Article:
I pulled the Ten of Fire from the Gaian Tarot in answer to this question. I pulled the Ten of Fire from the Gaian Tarot in answer to this question.

I was not too happy to see this card! The Tens in the Gaian Tarot are all mini-Death cards. Something is passing away, and what is to come, is not yet clear. Fire is all about creativity and passion and personal power. So in December, I may experience some kind of a mini-death around those things.

It could be burn-out (yes, I have been working very hard). It could be that I am bringing a particular creative project to completion (which I am; my intention is to finish before the end of December). It could be a lingering illness; the bronchitis I brought back with me from a long plane ride in November.  It’s even possible it’s not about me, but about something happening on the national or international stage that affects me.

It’s hard for me to say right now how the Ten of Fire might manifest in my life. But I do need to remember that some seeds need the intensity of fire in order to germinate; and that indigenous peoples commonly set controlled fires to maintain the health of the land. I think I can look at this card as release and letting go — even if it’s painful — in order to make way for the “unknown new” that is to come.

Your turn. What do you need to know about the coming month of December?  

What composted wisdom do I carry with me as I await the Return of the Sun?

Choose a question, either early Winter or early Summer, depending on where you live. Pull a tarot or oracle card and let the imagery spark suggest a way to finish the sentence:  

(Winter):
The composted wisdom that I carry with me as I await the rebirth of the Sun is …

(Summer):
The full blooming wisdom I carry with me as the longest day of the year approaches is …

I pulled the the Two of Earth from the Gaian Tarot.

The composted wisdom that I carry with me as I await the rebirth of the Sun is the reminder to focus on one thing at a time, instead of priding myself on how well I multi-task. I’ve been making my plans for 2018, and find myself adding things in to my schedule, then going back and cutting them out. Because this is composted wisdom, it is slumbering beneath the surface of my awareness. I’m grateful for this reminder to always look for and find my center in the midst of many demands on my time and attention. And to focus on One. Thing. At. A. Time.

Your turn. What wisdom do you carry into the season? 

Tarot Prompts for November

in Tarot, Wheel of the Year

Here are a couple of tarot / journaling prompts for you … and my own responses to them.

What do I need to know about the coming month of November?

Gaian Tarot 5 of EarthI pulled the Five of Earth from the Gaian Tarot in answer to this question. I just had to smile, because the imagery in this card looks very much like the view from my window right now — bare trees, rain, and leaves whipped up by the wind, drifting into piles on the ground. The 5 of Pentacles is traditionally a card of deprivation, illness, loss, and survival concerns. My own particular twist on the card in the Gaian Tarot is to show a person who knows s/he has the survival skills necessary to build a shelter to survive the storm, whatever that storm may be.

Over the years I have heard many people describe this card as very comforting. They call it the “hunkering down” card. It’s time to hunker down and wait out the storm. I have the sense that this card is about literal storms, as we often get in November in the Pacific Northwest. I think it’s also about the political storms brewing in the US as well as other parts of the world. We all need to remember that we do have the skills and the resilience necessary to see it through.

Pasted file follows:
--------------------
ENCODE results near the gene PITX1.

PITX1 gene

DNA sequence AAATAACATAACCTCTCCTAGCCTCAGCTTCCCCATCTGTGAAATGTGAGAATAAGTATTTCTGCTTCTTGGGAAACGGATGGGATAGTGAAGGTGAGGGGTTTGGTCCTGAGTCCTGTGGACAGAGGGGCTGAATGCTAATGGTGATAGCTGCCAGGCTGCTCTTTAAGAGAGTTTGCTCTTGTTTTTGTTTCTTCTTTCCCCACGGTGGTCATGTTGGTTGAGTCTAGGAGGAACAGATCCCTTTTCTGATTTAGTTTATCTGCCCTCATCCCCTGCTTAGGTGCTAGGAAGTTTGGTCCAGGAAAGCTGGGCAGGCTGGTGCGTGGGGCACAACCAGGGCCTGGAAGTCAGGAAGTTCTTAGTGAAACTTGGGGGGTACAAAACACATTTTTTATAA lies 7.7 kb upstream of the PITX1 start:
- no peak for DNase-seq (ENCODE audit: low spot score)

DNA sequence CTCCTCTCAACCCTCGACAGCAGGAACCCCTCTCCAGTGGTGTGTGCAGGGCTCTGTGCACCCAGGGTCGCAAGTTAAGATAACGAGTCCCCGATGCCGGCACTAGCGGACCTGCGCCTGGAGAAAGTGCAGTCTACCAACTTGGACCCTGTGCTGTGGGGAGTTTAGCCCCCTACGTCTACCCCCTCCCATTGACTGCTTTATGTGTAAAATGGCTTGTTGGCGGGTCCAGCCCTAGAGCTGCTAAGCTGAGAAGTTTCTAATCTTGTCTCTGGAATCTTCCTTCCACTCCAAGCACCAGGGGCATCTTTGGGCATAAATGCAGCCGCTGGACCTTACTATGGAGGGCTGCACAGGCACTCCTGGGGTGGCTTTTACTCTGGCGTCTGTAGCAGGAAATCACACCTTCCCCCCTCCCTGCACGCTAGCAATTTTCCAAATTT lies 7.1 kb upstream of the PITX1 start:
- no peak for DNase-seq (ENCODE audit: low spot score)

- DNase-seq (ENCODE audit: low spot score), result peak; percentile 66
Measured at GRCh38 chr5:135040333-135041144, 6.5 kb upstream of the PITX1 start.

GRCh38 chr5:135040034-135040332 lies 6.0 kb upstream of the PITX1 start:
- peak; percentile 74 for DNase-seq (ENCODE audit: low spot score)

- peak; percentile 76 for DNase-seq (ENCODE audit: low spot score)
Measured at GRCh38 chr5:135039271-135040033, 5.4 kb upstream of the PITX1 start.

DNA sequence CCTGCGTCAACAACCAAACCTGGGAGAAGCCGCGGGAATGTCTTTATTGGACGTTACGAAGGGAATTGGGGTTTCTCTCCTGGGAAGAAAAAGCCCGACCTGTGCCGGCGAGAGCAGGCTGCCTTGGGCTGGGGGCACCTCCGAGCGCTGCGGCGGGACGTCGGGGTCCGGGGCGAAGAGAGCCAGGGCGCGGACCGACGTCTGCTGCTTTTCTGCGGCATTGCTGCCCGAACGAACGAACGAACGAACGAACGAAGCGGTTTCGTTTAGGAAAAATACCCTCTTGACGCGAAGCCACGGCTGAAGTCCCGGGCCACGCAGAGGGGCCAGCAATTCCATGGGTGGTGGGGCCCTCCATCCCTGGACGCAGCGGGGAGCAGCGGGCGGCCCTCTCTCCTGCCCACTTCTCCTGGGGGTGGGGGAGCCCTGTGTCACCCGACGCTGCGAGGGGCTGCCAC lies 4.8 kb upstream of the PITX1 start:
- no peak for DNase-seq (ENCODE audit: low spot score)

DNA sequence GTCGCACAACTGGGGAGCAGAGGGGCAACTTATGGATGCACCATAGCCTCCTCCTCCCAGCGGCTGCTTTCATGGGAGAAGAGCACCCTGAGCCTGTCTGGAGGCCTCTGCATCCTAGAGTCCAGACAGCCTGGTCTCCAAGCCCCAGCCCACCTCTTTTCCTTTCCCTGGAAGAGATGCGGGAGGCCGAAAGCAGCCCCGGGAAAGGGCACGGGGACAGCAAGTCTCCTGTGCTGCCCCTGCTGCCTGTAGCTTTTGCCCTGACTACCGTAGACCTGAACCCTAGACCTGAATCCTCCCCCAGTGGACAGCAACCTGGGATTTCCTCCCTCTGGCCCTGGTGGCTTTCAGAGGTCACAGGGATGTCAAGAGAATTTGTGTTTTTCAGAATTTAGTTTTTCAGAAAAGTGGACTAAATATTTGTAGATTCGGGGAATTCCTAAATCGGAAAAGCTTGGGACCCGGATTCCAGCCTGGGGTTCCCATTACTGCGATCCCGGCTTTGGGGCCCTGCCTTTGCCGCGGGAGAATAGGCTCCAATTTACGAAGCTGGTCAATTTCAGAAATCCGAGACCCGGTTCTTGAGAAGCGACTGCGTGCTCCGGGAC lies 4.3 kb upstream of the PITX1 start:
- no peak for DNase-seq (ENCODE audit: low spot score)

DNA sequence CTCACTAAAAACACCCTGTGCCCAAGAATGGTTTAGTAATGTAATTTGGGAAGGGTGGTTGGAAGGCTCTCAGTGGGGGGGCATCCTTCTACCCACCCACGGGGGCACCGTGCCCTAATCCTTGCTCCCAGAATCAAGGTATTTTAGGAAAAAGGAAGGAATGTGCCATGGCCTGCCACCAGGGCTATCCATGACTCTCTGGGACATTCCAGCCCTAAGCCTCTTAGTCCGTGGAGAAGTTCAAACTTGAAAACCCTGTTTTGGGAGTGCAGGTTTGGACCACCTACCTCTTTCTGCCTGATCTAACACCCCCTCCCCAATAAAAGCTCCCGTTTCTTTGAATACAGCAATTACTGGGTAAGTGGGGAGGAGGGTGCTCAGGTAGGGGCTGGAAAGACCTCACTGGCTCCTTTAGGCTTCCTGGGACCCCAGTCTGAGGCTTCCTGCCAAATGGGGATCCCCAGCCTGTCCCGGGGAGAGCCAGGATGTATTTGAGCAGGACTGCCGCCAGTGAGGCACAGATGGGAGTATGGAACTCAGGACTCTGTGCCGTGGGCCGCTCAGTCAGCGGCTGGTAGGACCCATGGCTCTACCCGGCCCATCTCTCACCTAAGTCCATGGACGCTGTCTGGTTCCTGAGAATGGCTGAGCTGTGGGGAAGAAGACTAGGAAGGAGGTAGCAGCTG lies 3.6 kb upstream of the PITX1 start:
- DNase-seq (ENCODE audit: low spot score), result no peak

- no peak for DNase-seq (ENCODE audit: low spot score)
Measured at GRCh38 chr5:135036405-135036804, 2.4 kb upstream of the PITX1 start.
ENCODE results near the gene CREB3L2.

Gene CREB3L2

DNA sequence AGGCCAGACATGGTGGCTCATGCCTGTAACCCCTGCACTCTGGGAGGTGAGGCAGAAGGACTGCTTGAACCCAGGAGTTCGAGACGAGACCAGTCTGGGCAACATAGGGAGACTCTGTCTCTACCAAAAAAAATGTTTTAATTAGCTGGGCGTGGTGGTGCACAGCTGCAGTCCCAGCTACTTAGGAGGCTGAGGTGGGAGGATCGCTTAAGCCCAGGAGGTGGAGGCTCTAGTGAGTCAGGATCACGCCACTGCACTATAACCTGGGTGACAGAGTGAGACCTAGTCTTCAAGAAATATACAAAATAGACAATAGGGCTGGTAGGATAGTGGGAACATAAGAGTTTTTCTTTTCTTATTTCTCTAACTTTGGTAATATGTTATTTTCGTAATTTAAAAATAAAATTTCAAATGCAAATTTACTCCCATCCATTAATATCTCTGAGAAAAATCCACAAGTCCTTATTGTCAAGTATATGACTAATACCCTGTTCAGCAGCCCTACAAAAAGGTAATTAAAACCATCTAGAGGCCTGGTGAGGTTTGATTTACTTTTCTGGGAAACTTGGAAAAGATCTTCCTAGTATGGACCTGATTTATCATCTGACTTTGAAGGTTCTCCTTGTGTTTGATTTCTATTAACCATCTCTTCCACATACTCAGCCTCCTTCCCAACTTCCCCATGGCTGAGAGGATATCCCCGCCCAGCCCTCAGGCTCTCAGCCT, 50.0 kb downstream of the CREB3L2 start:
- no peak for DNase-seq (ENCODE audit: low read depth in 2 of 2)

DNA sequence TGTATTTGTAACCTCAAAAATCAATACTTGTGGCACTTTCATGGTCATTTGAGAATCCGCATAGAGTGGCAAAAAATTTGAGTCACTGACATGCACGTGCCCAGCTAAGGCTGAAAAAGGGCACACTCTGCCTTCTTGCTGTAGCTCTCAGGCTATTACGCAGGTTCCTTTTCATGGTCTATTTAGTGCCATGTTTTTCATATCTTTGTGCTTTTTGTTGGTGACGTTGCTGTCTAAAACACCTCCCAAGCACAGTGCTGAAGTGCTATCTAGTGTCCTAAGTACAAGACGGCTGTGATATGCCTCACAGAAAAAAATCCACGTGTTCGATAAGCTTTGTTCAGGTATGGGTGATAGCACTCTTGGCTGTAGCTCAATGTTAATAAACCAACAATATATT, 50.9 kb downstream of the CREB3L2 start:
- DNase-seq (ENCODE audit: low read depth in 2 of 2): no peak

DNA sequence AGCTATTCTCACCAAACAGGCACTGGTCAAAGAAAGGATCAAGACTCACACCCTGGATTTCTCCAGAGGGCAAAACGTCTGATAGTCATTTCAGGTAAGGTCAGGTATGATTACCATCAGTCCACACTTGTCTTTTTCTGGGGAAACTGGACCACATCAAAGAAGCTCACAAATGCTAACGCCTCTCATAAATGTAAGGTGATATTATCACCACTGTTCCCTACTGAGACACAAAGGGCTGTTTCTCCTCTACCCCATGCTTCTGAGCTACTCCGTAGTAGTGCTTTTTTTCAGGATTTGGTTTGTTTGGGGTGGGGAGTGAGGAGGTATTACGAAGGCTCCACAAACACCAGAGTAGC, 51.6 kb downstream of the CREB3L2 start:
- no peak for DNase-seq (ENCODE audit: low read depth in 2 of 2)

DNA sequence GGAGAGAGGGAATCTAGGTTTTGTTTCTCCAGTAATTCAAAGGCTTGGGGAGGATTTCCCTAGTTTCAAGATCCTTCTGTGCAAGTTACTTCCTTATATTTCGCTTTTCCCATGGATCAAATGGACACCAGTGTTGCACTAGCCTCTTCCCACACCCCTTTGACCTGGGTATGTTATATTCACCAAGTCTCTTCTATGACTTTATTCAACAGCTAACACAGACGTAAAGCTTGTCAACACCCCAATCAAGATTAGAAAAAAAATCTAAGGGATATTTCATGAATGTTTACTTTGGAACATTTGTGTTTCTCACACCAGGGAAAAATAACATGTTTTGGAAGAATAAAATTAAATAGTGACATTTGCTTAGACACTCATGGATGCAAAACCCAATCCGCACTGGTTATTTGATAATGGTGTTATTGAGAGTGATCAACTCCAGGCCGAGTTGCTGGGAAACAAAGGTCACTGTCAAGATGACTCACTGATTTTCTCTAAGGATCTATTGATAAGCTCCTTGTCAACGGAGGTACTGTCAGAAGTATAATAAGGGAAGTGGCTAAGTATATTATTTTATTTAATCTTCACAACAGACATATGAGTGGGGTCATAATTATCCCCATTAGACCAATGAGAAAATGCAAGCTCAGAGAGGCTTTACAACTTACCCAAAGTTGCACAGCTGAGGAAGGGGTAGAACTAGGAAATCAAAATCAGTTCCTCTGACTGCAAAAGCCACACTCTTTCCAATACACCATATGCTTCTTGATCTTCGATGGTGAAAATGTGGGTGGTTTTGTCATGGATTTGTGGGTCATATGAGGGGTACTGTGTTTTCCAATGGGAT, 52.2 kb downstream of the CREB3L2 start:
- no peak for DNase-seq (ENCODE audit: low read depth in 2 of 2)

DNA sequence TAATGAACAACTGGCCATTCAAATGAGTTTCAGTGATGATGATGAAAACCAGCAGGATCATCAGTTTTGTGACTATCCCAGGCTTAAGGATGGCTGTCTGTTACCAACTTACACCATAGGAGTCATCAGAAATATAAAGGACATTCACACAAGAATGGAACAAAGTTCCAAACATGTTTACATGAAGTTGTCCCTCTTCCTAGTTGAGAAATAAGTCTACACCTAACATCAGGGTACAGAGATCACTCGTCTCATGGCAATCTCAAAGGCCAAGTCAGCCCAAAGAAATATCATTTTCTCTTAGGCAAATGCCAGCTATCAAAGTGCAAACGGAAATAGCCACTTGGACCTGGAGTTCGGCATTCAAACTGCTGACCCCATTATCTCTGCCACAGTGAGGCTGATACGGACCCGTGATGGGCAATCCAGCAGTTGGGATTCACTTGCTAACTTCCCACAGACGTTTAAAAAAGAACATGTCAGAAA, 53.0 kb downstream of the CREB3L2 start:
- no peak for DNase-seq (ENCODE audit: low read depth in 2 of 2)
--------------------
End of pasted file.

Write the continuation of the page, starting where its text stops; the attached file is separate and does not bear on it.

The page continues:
We might ask ourselves: What are my survival skills? How do I cultivate resilience?

Your turn. What do you need to know about the coming month of November?  

What wisdom do I carry with me into the season?

Choose a question, either Autumn or Spring. Pull a tarot or oracle card and let the imagery spark suggest a way to finish the sentence:  

(Autumn):
The rooted wisdom I carry with me as I inhabit the darkest time of the year is …

(Spring):
The blooming wisdom I carry with me as the earth bursts into flower is …

Gaian Tarot MoonI pulled the Moon from the Gaian Tarot.

The rooted wisdom I carry with me as I inhabit the darkest time of the year is … the knowledge of the Sacred Wheel of life / death / renewal in my very bones. I am grateful for the teaching that Nature Herself has given us: as the moon waxes to fullness then wanes again, we know that all things begin, blossom, come into full flower, wither, release seeds, and die. When times are hard, we have the promise of renewal. We know that the time of grief and loss won’t last forever. When times are good, we can cherish them, knowing them to be evanescent and all the more precious.

Last night I watched the almost-full moon rising in the east, hiding her face behind storm clouds, then coming out to shine in all her brilliance. My heart rejoiced to see her, La Luna Bella, my beloved friend.

The model for the priestess in the Gaian Moon card was my friend Charlotte, who was an organic farmer for decades. The sweetgrass in my garden that I harvest every August comes from her farm. She died on Winter Solstice three years ago; her photograph is on the altar for our Beloved Dead. I like to think that she is one of the ancestors whose voice is whispering in the wind.

Your turn. What wisdom do you carry into the next season?